Month: December 2013

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Arts & Entertainment, High Notes

Suit Up!

Phish: Wingsuit Halloween is that time of year when we’re allowed to step outside ourselves and pretend to be someone else. As such, in 1994 Phish took on the mantle of donning a “musical costume” for the evening, performing the Beatles’ White Album during the second of a three-set show in Glens Falls, NY.  There have been five further Halloween shows, in 1995, 1996, 1998, 2009, & 2010, where they performed Quadrophenia (The Who), Remain In Light (Talking Heads), Loaded (Velvet Underground), Exile On Main Street (Rolling Stones), and Waiting For Columbus (Little Feat), respectively. Each of those albums were landmarks, and each one signaled a shift in Phish’s future directions. Anticipation for Halloween 2013 was high and the rumor mills were abuzz with everything from Michael Jackson’s Thriller to Genesis’ The Lamb Lies Down On Broadway being bandied about.  Phish has always thrived in the throes of unpredictability but few were expecting what they had in store.  This year, instead of some classic album from the past, the band surprised everyone by performing twelve songs from their upcoming album, none of which had ever been performed by Phish.  Dubbed Wingsuit, they said this time they wanted to play an album from the future. And, folks, the future is bright. The plan was that three days after the show, they would enter the studio with the legendary Bob Ezrin producing (best-known for his work with Pink Floyd).  Over the past year, Phish had been gathering in secret and writing new material.  Over the course of their thirty year career, Phish spent countless hours spontaneously creating new music as a band, but they had never attempted to write songs as a group until now.  These clandestine writing sessions yielded a vast wealth of material that, combined with more traditionally-sourced tracks, formed…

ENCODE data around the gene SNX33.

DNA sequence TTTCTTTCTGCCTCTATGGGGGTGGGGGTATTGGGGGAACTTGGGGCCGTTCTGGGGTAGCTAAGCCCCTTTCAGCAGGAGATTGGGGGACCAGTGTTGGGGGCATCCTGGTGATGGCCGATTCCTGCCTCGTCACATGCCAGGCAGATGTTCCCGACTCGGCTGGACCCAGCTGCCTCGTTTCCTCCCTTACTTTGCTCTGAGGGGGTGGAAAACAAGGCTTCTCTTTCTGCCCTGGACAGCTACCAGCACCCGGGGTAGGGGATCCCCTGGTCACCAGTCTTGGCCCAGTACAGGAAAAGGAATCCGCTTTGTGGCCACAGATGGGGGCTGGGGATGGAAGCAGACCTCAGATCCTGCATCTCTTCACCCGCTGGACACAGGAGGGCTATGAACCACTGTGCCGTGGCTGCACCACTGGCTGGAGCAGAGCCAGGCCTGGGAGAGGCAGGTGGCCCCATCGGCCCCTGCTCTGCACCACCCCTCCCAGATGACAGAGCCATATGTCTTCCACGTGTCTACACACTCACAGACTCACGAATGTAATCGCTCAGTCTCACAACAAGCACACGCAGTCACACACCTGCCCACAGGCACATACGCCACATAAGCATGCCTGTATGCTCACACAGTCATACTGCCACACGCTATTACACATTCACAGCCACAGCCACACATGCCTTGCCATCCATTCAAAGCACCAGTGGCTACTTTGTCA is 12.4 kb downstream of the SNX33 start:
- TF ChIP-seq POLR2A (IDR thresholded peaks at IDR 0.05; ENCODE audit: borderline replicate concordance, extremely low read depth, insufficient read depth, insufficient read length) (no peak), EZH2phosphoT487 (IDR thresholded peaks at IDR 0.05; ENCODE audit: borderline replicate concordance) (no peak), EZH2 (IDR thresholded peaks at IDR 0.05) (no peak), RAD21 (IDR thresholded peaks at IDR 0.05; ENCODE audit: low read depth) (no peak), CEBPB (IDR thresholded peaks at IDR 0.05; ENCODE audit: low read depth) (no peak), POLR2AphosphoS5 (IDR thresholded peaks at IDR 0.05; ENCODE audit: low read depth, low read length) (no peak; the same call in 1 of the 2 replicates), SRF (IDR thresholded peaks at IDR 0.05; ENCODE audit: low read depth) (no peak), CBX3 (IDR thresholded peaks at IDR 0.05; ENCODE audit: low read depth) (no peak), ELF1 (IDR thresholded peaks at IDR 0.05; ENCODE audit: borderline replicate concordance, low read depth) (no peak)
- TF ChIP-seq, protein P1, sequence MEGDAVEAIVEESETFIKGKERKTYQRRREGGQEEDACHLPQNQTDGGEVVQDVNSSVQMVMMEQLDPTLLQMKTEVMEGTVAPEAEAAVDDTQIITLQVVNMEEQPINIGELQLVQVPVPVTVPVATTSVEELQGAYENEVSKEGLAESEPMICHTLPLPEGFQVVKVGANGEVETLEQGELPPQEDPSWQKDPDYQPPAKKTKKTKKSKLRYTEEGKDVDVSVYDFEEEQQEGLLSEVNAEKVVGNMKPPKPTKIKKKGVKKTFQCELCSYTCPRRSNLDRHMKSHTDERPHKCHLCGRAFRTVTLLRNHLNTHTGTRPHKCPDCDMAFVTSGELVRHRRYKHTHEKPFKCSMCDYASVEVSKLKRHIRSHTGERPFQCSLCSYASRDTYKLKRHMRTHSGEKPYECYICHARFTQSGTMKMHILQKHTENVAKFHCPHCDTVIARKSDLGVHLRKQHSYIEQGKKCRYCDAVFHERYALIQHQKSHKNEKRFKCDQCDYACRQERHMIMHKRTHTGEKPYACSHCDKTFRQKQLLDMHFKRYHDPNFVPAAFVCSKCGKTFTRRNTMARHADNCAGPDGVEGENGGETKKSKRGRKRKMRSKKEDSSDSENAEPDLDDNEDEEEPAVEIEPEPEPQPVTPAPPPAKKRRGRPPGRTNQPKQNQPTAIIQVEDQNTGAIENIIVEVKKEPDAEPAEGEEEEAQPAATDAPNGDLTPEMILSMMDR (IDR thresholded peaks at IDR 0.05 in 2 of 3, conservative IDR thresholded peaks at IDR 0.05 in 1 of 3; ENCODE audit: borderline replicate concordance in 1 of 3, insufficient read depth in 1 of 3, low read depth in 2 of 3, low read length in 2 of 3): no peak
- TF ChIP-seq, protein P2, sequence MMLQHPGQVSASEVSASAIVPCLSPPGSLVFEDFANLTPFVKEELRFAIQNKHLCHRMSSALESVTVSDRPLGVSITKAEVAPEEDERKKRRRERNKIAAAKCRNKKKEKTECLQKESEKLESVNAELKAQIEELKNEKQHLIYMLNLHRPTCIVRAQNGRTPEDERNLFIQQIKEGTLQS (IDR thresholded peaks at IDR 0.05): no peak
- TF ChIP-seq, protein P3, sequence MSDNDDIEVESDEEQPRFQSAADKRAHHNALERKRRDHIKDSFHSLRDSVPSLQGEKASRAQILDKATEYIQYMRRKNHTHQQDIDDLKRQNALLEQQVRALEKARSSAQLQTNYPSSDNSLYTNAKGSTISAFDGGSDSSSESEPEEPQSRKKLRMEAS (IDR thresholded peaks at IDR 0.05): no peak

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Beauty & Health, Spiritual Renaissance

Creating Your Legacy in 2014 & Beyond